In tough economic times it is not uncommon for more and more individuals and families to find difficulty meeting expenses. Whether it is the loss of a job or growing payments on credit card or mortgage debt, the real possibility of not being able to meet financial obligations is disheartening. Most people have not contemplated what their course of action would be if they could no longer make the minimum payments on their debts. Unfortunately, as that very situation becomes more common some believe that filing for bankruptcy comes with an unjustifiable stigma by those it could help most.
A recent story in the Chicago Tribune reported that U.S. consumer bankruptcy filings fell 18 percent between July 2010 and July 2011. While these figures from the National Bankruptcy Research Center may sound like the positive signs of a rebounding economy, our Oak Park bankruptcy lawyers know that there remains a strong demand for legal help in these matters. Somewhat discouragingly the Labor Department recently announced that unemployment rates remain near 9.2%. When the unemployment figure takes into account individuals who are merely working part-time jobs for economic reasons, it rises to 16.2 percent, making it likely that Illinois bankruptcy filings will not be sharply declining anytime soon.
In what is perhaps a reflection of a nation tightening its belt, the Commerce Department cited a 0.2 percent decline in consumer spending in June. Even if that trend were to continue it does not mean bankruptcy numbers will immediately relent. American Bankruptcy Institute Executive Director Samuel Gerdano has stated that “there is typically a 12-18 month lag between declines in consumer spending and bankruptcy levels.”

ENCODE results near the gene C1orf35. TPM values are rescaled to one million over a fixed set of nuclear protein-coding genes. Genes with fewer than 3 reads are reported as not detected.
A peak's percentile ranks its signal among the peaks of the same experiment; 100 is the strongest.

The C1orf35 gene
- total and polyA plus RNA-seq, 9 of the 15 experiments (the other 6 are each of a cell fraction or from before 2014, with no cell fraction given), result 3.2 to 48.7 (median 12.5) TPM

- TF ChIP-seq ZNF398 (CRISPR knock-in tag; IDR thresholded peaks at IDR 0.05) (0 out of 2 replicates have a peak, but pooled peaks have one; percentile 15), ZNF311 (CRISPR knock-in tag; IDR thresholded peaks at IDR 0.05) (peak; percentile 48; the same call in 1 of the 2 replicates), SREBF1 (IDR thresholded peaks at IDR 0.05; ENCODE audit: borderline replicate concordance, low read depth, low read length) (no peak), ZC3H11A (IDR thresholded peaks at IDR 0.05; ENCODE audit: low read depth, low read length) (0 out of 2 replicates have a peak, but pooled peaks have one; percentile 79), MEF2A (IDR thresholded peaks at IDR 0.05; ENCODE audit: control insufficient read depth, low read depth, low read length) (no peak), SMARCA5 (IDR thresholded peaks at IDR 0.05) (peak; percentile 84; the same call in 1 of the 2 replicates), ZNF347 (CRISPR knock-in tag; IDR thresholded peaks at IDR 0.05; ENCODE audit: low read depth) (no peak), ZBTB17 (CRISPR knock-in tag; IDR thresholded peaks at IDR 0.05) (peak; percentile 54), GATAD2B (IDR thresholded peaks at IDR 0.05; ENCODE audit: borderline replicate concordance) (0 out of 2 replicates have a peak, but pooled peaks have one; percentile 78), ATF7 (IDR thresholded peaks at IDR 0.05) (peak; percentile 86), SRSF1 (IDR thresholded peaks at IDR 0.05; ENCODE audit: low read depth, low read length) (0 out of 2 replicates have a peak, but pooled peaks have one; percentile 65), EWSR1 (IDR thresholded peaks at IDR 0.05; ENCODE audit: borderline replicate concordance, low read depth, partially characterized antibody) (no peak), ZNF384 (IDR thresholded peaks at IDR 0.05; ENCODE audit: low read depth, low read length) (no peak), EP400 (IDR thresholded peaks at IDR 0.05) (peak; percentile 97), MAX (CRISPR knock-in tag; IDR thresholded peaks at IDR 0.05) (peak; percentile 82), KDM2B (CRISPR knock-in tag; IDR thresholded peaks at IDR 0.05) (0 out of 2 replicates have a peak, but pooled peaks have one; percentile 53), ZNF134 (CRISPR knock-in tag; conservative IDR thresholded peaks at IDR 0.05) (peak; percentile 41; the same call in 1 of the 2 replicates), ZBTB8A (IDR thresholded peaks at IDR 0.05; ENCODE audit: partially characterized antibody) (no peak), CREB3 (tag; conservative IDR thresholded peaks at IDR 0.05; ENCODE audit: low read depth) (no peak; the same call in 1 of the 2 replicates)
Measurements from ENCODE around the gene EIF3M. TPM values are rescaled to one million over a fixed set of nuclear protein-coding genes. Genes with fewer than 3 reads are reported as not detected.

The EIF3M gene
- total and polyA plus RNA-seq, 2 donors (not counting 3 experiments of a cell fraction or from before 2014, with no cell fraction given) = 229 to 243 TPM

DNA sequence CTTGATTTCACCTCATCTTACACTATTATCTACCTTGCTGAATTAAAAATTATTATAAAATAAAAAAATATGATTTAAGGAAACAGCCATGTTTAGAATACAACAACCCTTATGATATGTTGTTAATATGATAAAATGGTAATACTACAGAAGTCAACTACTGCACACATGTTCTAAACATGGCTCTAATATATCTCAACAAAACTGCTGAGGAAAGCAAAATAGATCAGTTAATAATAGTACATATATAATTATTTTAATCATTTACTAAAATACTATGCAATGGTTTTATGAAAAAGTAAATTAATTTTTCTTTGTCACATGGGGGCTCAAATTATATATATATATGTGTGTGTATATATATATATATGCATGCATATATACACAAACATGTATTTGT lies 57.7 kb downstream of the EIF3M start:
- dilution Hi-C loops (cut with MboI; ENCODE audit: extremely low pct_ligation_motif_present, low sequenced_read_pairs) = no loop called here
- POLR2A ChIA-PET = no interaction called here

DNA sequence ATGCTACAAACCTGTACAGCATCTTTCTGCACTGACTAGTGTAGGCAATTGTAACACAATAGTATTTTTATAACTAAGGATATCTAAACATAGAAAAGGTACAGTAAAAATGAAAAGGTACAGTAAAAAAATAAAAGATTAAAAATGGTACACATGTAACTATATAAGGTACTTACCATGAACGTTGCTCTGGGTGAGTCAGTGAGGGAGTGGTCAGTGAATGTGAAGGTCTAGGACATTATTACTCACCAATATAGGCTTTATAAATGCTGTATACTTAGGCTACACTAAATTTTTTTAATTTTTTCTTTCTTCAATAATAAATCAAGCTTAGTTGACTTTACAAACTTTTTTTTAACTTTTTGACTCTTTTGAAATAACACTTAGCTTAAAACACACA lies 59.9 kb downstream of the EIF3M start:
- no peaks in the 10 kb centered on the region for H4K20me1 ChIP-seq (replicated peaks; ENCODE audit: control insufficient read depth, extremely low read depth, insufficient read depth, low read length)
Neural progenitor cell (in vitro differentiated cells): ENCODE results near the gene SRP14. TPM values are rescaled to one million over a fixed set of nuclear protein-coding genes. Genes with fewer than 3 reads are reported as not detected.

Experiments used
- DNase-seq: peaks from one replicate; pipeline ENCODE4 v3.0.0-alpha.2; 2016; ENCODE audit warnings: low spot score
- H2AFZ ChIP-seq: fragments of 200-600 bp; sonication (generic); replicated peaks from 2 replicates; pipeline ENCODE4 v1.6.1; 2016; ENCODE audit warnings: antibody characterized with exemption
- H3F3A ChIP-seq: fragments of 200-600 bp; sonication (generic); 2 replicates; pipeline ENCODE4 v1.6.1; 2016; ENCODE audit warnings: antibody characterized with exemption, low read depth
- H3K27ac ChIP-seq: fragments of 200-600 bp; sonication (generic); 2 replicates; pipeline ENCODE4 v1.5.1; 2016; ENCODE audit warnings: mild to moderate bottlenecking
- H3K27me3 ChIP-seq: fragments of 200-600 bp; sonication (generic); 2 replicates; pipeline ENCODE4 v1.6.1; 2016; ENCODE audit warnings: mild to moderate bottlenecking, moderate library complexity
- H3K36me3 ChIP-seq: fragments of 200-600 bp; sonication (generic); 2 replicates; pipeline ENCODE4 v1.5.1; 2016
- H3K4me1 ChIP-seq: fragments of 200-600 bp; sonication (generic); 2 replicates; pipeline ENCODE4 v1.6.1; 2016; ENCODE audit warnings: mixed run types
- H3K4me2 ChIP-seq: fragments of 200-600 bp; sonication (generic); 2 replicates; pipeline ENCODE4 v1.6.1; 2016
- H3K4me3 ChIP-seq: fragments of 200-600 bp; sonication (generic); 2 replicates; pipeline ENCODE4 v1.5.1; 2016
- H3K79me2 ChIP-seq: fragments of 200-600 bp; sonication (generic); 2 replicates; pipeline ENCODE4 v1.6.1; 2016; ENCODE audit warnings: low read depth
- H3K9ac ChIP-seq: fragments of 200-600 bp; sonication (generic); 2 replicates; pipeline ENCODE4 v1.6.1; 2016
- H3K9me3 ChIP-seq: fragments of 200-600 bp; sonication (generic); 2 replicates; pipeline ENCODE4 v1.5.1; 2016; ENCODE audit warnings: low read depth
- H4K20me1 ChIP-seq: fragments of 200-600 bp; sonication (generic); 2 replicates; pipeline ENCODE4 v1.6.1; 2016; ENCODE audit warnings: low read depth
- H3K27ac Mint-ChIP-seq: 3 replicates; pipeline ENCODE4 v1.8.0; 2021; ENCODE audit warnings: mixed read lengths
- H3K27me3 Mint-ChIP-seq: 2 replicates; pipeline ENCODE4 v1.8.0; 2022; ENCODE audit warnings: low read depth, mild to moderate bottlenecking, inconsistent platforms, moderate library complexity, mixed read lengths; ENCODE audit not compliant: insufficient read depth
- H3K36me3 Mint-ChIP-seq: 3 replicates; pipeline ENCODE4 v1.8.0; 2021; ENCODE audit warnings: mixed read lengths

With nearly a sixth of the country unemployed or underemployed and no let up in bankruptcy rates expected in the near future it is likely that more individuals will be considering this process as a way to obtain relief from overwhelming debts. To the uninitiated bankruptcy may seem like a willful destruction of your finances, requiring the filer to liquidate all of their assets and possessions. That is simply not the case.
While Illinois bankruptcy filings cannot eliminate debt from things like child support, alimony, certain types of student loans or recent back taxes, it does eliminate most other kinds of debt and can allow the filer a much desired opportunity to get their finances back on track. Additionally, bankruptcy does not require the person filing to impoverish themselves and forfeit benefits they may have spent decades earning. Payments from pensions, social security, retirement plans and workers’ compensation are often protected as may be exemptions towards a residence, cars and personal property.
Our Oak Park bankruptcy lawyers know that in some circumstances filing bankruptcy can help to clear up one’s finances before a situation is exacerbated further. Even the most indebted person can regain a modicum of control over their financial future through the benefits of filing bankruptcy. Anyone facing serious financial hardship would be well advised to consult a bankruptcy professional to learn if filing might be in their best interest.
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